Posts From Julie

Work smarter not harder – Step 1: Be prepared

Work smarter not harder

February already! A New Year has started again, and many have made New Year’s resolutions. For some, it is time to quit smoking, cut back on drinking, start at the gym and so much more, including apply and enroll in an undergraduate or graduate program. This starts by submitting the application. I want you to stop and consider the journey you are about to embark on. Let’s relate it to training for a marathon. For example, if I asked you to join me for Sydney’s City to Surf, or the New York Marathon, we would not arrive in Sydney or New York and start the race without any preparation.

Firstly, we would check the start date. We would buy running shoes, and other equipment to help us feel good and comfortable. We may work with a coach, or join a running club, and set a training schedule to prepare for the event. However, many people do not take the time to do the same when returning to study. Returning to study is time consuming and expensive, and it deserves the same amount of planning as we would for a race or other major event.

Imagine you have been accepted into the program. Let’s look at what can be done to make this a fantastic experience.

  • Have you organized time to study? Tutorials and lectures form part of the commitment, regardless of the format. Students often comment on the amount of time needed to complete the required reading.
  • Consider the following:

The library: The electronic resources, including academic journals, are essential to graduate study. It is essential to learn how to use the library effectively.

Note-taking: This is a necessary skill. I prefer to use a combination of electronic and handwritten notes. I scan handwritten notes into electronic folders. By doing this, I have my notes when I travel; additionally, it minimizes the need for excess luggage.

A study space: A quiet study space where you can study without being disturbed makes life easier. If this is not possible at home visit the local, regional, state or university library and study there. Modern libraries provide cubicles, free Wi-Fi, phone charging spots, and even coffee machines. If you travel to study prepare a bag containing your study materials. A small travel suitcase is excellent. The bag can be pre-packed and ready to go; you can even include your favourite coffee bags or teabags and a travel cup. I have a checklist, with key items to include in your study bag, which you can download.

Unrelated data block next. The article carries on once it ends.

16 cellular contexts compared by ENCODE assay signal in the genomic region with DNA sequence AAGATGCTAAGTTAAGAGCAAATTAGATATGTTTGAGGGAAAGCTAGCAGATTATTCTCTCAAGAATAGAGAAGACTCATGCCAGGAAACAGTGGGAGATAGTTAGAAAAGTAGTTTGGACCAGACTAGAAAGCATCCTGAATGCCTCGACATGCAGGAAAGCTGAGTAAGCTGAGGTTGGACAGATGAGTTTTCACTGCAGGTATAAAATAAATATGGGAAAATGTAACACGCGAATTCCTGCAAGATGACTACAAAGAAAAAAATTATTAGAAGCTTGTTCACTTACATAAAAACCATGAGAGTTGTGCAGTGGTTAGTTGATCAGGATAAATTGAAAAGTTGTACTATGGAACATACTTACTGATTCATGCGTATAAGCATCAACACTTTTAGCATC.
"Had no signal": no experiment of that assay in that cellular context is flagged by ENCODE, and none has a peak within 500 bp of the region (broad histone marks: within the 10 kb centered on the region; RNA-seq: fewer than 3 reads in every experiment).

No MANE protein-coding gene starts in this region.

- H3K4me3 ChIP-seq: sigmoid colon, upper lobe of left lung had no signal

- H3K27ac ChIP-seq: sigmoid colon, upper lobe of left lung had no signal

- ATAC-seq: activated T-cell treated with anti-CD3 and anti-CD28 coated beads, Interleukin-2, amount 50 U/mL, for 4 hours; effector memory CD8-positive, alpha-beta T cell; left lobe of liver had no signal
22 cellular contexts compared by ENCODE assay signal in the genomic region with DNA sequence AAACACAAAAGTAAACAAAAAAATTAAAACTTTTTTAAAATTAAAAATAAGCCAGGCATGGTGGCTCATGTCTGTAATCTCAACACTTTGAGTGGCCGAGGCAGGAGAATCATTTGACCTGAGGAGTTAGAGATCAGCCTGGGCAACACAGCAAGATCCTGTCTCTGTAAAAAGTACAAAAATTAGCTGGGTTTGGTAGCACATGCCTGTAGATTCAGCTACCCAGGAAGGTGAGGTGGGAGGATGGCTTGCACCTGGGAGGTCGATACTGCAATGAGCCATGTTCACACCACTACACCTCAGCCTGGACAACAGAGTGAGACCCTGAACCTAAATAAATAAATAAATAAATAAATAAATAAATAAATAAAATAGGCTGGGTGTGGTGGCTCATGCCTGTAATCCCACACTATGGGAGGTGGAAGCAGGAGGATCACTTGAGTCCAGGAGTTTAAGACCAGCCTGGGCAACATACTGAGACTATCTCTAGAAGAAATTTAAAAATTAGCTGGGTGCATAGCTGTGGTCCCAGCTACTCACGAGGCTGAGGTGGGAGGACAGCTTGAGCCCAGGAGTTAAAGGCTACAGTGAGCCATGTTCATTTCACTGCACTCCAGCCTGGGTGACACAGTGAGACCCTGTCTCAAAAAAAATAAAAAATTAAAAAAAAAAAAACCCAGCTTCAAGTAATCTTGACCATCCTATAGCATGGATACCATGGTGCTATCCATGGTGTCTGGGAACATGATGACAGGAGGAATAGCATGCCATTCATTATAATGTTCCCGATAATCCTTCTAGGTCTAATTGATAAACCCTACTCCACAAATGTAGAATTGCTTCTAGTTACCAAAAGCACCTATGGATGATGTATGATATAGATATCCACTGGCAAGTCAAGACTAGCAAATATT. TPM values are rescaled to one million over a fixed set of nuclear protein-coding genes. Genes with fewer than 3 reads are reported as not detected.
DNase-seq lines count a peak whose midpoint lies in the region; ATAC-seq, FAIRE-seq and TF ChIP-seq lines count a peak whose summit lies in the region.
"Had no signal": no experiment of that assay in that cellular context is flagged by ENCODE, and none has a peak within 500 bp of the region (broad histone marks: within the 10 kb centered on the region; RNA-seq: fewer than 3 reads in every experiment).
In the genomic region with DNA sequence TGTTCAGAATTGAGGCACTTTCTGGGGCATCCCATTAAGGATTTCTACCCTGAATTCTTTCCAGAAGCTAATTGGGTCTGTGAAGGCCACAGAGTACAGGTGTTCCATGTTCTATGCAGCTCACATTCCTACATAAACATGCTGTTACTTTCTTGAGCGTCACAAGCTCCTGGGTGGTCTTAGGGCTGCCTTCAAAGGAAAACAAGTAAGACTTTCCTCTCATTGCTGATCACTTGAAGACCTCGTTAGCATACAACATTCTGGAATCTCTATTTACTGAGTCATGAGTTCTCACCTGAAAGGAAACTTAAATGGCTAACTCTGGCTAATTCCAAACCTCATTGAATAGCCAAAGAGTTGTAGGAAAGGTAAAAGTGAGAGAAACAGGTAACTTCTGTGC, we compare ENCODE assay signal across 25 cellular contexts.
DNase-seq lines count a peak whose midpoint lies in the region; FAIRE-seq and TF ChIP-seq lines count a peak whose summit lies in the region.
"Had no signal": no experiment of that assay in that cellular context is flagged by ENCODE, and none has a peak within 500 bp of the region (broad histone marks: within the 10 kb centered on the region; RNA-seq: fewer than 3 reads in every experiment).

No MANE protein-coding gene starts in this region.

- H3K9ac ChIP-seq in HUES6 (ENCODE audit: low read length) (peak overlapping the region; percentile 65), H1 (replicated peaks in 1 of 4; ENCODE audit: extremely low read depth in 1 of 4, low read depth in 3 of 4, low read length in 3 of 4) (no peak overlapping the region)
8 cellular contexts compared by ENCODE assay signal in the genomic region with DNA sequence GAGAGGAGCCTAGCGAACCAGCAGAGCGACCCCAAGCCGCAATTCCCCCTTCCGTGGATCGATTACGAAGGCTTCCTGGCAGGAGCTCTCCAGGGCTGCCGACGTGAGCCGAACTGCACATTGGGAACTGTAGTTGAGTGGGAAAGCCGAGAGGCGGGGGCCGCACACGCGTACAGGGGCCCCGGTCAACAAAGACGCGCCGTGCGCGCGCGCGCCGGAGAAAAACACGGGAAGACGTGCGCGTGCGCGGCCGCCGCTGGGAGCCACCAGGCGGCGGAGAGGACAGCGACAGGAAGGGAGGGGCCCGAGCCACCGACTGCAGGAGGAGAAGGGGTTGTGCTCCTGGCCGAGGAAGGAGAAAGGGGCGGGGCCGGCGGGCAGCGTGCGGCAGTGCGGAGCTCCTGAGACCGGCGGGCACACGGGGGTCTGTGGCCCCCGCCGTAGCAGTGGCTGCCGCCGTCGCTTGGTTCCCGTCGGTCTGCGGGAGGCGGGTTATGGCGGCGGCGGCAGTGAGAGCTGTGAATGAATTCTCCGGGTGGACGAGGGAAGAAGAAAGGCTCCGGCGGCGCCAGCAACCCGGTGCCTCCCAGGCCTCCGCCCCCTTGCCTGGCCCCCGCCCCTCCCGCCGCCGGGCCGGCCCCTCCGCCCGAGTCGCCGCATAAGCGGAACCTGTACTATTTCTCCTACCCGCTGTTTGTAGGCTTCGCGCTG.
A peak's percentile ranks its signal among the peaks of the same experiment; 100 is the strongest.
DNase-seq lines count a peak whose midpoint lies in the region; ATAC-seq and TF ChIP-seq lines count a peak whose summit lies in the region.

Computer skills: The first response to this is usually, “all good”. I will be providing tutorials related to various software in later posts, my YouTube and podcast channel. I will provide tips and information related to studying ‘smarter not harder’ on my YouTube and podcast channel. In the meantime, conduct a self-check to determine if you can easily do the following:

  • Insert a cover page, without headers, footers and page numbers.
  • Insert headers, footer and page numbers.
  • Insert an auto table of contents, using headings and subheadings.
  • Insert images with captions and a list of images.
  • Use the ‘Smart Art’ tool to produce hierarchal charts, flowcharts, and relationship diagrams.
  • Insert citations, using a specific referencing style. There is software available including, but not limited to, EndNote and Mendeley. This software will be discussed in a later forum.
  • PowerPoints or Keynotes are often used to give presentations. Verbal presentations to the class, or via an electronic platform, are common in undergraduate and postgraduate programs. As such, you need to know how to use these applications. When assessments are due, you do not want to be wasting valuable time trying to learn how to upload a video clip and embed it, or how to insert a chart.

Organization skills: Nearly everyone I know who returned to formal study, including myself, found that it seems to coincide with some drama. This includes family members being ill, a relocation, a new role, or job, personal illness, or even a combination of dramas. A good plan helps you to cope with some of these issues. Do you use an electronic or paper diary? If your response is “I keep it in my head”; it is time to try using a diary. Due dates are ‘due’ dates, not ‘do’ dates. Late assessments result in lost marks. Exams cannot be rescheduled easily, and a doctor’s note is usually required to receive an extension.

It is worth taking the time to prepare before the study period commences. Over the years, I have seen students struggle to meet assessment deadlines. Often this was because they did not have sufficient computer skills or because they could not find information. This was not because there were insufficient articles, but because they did not know where to look to find the academic journals required.

Preparation is essential. You are about to invest both financially and with your time. Do not waste either.

Please feel welcome to download the “Study Tools Checklist” and follow me on LinkedIn and Facebook to receive updates on my latest podcasts and YouTubes.

Have a great 2019 and enjoy studying.

Best wishes Julie

Leave a Reply

Your email address will not be published. Required fields are marked *

Subscribe to the newsletter

Recent posts

If you would like a workshop for your organisation, please contact me to discuss your requirements. I offer workshops for teachers, homeschoolers, government and private organisations. Topics include:

  • Leadership
  • Teamwork
  • Negotiation
  • Lesson planning
  • Study Skills

More articles


Receive my latest tips and news directly to your inbox!